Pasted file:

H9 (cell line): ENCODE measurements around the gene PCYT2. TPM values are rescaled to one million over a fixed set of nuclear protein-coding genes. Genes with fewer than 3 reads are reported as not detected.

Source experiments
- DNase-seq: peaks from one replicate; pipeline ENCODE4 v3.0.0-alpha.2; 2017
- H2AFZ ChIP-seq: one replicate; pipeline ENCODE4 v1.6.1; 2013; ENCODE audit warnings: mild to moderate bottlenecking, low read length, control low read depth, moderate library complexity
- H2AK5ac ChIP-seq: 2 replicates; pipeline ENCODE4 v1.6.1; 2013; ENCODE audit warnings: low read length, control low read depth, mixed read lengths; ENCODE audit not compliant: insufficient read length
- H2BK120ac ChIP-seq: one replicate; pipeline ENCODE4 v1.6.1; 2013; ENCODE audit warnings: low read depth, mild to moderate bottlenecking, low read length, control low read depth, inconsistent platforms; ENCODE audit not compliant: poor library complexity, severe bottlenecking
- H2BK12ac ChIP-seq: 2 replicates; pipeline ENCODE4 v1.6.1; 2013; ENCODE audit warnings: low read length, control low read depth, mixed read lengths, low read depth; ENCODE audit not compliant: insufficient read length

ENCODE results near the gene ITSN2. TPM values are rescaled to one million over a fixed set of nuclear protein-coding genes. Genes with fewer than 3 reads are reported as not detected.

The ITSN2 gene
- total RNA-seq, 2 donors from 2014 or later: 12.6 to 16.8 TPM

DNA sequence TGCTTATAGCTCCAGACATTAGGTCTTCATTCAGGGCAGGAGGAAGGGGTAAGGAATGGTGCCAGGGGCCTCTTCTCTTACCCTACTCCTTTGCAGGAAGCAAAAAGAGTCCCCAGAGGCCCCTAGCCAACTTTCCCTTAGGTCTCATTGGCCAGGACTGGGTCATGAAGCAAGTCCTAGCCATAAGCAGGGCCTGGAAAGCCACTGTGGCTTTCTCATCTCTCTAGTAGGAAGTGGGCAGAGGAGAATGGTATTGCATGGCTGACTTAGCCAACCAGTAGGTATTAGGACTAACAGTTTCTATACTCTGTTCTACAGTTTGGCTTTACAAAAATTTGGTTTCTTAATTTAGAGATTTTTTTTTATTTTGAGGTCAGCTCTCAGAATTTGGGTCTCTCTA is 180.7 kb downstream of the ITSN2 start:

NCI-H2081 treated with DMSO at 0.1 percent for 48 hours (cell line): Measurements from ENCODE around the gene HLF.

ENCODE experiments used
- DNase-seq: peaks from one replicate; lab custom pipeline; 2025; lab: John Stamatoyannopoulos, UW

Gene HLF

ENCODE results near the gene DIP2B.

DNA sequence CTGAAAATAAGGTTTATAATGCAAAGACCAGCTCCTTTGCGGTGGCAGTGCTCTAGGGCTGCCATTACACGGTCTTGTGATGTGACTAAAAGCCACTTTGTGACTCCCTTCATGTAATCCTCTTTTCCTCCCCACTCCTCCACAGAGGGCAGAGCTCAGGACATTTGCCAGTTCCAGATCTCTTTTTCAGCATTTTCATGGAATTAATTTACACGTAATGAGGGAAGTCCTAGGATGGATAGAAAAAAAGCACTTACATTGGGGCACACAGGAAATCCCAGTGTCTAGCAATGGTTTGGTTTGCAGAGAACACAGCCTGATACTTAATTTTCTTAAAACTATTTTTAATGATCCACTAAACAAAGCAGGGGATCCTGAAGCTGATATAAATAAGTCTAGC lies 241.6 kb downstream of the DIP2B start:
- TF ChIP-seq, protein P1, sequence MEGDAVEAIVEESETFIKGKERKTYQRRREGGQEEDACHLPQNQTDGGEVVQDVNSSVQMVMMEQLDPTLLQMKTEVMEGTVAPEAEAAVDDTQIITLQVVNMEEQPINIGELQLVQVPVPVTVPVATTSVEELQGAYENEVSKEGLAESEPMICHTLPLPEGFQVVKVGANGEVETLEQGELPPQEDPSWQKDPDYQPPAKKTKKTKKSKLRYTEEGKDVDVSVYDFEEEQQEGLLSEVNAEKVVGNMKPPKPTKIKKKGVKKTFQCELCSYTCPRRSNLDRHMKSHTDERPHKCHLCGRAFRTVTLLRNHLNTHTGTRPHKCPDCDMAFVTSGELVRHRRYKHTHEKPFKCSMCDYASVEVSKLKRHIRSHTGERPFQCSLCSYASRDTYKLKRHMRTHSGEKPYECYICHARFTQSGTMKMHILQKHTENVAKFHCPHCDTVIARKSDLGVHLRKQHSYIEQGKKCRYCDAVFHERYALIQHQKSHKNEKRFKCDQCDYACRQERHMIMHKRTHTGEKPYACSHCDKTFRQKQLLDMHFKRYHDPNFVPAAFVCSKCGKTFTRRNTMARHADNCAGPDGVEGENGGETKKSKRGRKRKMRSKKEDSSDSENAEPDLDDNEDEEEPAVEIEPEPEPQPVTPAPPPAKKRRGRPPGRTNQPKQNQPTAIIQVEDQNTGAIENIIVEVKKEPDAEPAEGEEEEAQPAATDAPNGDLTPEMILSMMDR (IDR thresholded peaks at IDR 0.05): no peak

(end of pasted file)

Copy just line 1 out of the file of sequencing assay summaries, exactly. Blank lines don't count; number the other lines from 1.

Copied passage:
H9 (cell line): ENCODE measurements around the gene PCYT2. TPM values are rescaled to one million over a fixed set of nuclear protein-coding genes. Genes with fewer than 3 reads are reported as not detected.